by Marc Masurovsky
[The following presentation was delivered at the annual conference of the Lawyers' Committee for Cultural Heritage Preservation (LCCHP), which took place in Washington, DC, on April 13, 2018. This presentation was part of a panel on ethnic minority rights to recover their looted cultural property and how States oftentimes interfere with those rights.]
I would like to thank the Lawyers Committee for Cultural Heritage Preservation for having invited me to speak today. I am grateful for their support and I thank this panel’s members for letting me sit among them.
I am neither a lawyer nor an art dealer. Neither do I collect indigenous or archaeological objects. Although I am identified as a co-founder of the Holocaust Art Restitution Project, the views that I hold today are my own.
I have been a lifelong student of the economics of genocide and more particularly of cultural plunder and the trauma that it has engendered and continues to inflict on its victims.
My first professional encounter with these crimes against humanity occurred while working for the Office of Special Investigations of the US Department of Justice. Three years in those trenches brought me into intimate face to face contact with Nazi collaborators living quiet lives in the United States. They owed their freedom to a cynical calculation by Western politicians, military strategists and intelligence agents that it was better for them to recruit Axis war criminals to be deployed in the event of an impending global conflict against the Soviet Union than handing them over to face justice in the countries where they had plundered, tortured and murdered untold numbers of Jews and local enemies of Nazism and fascism, real or imagined. A number of those whom I met were personally responsible for the forced dispossession of thousands of Jews in far-flung corners of Eastern Europe and the Aryanization of their holdings.
I have spent the greater part of my adult life, with mixed results, advocating for the restitution of looted art objects to their rightful Jewish owners. I have always viewed restitution, as part of an overall healing process, a salve on a trans-generational traumatic scar. I had thought that restitution or the physical return of a stolen object to its rightful owner would be as simple as removing the claimed object from a wall, a cupboard, a safe, a table, a library shelf, and handing it over to its rightful owner. As it turns out, I was quite naïve; I fell off that horse long ago as restitution is the most complicated and twisted process that I have ever encountered.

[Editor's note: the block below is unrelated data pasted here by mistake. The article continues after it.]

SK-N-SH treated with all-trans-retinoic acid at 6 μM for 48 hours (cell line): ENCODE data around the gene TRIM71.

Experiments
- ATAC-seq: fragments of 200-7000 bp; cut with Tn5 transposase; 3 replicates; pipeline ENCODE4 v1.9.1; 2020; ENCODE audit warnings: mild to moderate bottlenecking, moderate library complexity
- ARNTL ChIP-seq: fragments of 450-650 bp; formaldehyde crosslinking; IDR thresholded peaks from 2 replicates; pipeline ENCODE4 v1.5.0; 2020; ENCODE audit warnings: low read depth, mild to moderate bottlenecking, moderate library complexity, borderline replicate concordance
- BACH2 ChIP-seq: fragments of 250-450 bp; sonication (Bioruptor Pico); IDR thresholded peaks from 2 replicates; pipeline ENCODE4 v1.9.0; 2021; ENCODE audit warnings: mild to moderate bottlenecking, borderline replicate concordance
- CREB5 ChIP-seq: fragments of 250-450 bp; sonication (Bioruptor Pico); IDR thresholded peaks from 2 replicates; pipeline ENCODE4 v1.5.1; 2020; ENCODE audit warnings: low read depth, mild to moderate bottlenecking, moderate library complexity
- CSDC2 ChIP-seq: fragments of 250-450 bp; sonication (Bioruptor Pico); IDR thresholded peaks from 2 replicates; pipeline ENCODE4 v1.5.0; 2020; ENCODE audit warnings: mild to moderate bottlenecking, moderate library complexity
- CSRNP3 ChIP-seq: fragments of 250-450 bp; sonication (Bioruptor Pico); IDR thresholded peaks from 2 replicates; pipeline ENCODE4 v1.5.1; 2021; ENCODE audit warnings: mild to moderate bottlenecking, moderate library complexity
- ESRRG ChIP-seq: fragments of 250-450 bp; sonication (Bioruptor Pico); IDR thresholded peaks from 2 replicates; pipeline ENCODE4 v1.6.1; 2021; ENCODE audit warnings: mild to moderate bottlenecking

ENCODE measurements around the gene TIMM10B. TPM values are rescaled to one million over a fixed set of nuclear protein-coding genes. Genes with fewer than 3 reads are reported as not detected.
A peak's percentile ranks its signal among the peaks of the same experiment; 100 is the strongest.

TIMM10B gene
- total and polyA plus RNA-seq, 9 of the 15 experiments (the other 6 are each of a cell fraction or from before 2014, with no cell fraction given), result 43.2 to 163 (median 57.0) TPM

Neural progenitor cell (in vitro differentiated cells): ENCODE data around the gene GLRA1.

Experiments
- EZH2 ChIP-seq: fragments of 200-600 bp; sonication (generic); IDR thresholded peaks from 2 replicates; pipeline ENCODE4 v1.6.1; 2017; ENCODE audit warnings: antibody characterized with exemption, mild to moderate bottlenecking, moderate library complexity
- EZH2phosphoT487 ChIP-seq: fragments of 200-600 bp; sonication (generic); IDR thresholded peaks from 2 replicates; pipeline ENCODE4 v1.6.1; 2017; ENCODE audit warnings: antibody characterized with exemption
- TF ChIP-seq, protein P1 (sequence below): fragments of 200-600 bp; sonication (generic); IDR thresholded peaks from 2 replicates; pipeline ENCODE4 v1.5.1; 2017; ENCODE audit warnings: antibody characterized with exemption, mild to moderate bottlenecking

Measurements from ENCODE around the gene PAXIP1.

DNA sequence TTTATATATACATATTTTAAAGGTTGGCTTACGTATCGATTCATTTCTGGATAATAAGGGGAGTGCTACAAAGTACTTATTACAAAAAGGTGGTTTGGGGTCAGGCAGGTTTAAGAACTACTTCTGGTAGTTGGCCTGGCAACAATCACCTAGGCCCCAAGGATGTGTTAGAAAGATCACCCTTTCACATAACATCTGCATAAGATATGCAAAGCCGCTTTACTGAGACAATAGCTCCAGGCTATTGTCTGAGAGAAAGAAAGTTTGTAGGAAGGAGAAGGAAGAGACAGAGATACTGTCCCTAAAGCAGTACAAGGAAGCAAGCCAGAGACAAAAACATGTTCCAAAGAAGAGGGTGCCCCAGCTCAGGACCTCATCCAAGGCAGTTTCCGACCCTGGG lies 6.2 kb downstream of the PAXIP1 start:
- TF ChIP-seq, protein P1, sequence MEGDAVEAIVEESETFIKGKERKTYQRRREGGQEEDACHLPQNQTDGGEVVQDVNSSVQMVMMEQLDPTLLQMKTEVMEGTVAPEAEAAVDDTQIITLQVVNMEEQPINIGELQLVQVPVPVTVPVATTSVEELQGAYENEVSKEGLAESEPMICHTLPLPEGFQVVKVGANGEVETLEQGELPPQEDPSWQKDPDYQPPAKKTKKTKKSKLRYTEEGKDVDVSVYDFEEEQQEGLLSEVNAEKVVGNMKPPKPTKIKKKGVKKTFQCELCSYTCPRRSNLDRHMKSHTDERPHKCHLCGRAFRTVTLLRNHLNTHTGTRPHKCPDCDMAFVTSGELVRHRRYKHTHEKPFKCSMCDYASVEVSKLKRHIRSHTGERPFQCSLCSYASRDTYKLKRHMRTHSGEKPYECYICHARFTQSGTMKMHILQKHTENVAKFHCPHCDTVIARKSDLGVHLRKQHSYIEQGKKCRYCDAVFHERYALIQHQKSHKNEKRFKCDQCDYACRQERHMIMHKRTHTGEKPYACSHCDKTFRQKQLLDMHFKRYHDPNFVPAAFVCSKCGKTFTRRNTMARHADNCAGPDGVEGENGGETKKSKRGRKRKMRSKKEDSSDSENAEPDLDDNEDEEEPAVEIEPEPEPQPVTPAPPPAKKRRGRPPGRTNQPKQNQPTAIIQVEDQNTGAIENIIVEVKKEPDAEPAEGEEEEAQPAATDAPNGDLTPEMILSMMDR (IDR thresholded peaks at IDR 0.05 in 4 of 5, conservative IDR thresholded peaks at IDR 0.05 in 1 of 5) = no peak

The reasons for this are manifold. They are ensconced in legal concepts and value systems that, in my view, place the private property rights of current possessors outside the realm of question. Those who possess the claimed item invoke good faith as a defense as if it was an accepted religious dogma. In most nations, good faith is accepted on faith in cult-like fashion and is upheld by State officials, museum personnel, their lawyers and those businessmen who currently own those objects. Good faith is an extremely difficult shield to pierce. Ethical and moral arguments alone cannot even dent its armor. A recent illustration of this problem comes from Switzerland where it took nearly two decades for a single Frenchman of Jewish descent with lots of pro bono help, creativity and chutzpah, to force a Swiss museum to return to him a painting which his family had lost in 1943, the first such restitution to a non-Swiss Jewish claimant since 1949.
In a world which hides behind good faith and heralds private property rights as sacred, even in the face of horrors committed against entire populations, one has to wonder: is justice an empty word?
It is partly in this context that I can discuss how ethnic minorities can recover their looted cultural assets. Their rights have been routinely trampled in the nations where they have dwelt for generations. To put it bluntly, human beings have been socialized for millennia to display very low levels of tolerance towards the “others”, those who do not think, look, and believe in the same way as those who belong to the dominant group wielding local, regional or State power. Too often, dominant groups will solve these differences through marginalization, dehumanization, persecution, incarceration, deportation, and outright extermination. Every corner of the globe is tainted with the blood of the “others”. And every corner of the globe is host to the displaced possessions of the “others.”
There is a system of international laws, charters, covenants, and conventions, which has been in place for decades that seeks to address these egregious acts of persecution and dispossession. International organizations tend to recognize those rights, countries around the world have signed international conventions recognizing the rights of indigenous peoples, the United Nations boasts of charters that uphold those rights. One cannot even count how many NGOs exist which are there to protect and safeguard the rights of ethnic minorities. And yet…
In practical terms, we need to address how dispossessed objects which are located in foreign markets or displayed in museums or galleries, far away from the scene of the crime, can be restituted to their rightful owners, be they cultural groups, religious minorities, ethnic communities whose members are scattered across many continents.